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Neurobiological Consequences of Childhood Trauma

Charles B. Nemeroff, MD, PhD

Published: January 1, 2004

Article Abstract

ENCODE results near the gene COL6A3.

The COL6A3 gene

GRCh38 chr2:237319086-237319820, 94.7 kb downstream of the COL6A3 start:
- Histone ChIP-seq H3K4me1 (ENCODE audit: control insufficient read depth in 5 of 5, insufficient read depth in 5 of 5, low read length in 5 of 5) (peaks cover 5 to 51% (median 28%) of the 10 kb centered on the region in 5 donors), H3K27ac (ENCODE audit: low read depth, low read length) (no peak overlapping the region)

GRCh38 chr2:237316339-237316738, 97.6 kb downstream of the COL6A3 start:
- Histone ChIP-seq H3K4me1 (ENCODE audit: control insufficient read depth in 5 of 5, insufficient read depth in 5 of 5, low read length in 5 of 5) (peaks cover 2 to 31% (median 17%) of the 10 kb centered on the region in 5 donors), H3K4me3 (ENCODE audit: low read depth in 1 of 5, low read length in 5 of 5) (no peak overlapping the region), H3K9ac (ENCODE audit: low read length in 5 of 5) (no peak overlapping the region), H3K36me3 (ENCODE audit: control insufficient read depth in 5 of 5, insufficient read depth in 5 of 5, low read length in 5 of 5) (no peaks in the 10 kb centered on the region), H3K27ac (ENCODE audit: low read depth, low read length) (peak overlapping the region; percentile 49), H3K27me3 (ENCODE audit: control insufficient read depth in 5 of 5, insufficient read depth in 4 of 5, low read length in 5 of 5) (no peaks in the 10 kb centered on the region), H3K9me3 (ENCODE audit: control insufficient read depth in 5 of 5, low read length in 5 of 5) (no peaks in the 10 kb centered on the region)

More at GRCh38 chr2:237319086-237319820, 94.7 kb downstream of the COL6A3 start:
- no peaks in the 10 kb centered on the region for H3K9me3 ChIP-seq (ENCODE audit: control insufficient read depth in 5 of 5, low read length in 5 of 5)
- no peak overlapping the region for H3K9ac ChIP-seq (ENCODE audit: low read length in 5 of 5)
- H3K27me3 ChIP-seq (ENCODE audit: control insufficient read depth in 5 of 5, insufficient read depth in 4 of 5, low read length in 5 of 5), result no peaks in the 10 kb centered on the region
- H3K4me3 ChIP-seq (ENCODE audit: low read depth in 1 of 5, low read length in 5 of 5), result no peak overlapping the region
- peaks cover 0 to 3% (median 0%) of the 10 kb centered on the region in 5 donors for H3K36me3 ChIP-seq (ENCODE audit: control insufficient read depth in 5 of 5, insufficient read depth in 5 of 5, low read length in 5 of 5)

There is considerable evidence to suggest that adverse early-life experiences have a profound effecton the developing brain. Neurobiological changes that occur in response to untoward early-lifestress can lead to lifelong psychiatric sequelae. Children who are exposed to sexual or physical abuseor the death of a parent are at higher risk for development of depressive and anxiety disorders later inlife. Preclinical and clinical studies have shown that repeated early-life stress leads to alterations incentral neurobiological systems, particularly in the corticotropin-releasing factor system, leading toincreased responsiveness to stress. Clearly, exposure to early-life stressors leads to neurobiologicalchanges that increase the risk of psychopathology in both children and adults. Identification of theneurobiological substrates that are affected by adverse experiences in early life should lead to thedevelopment of more effective treatments for these disorders. The preclinical and clinical studiesevaluating the consequences of early-life stress are reviewed.

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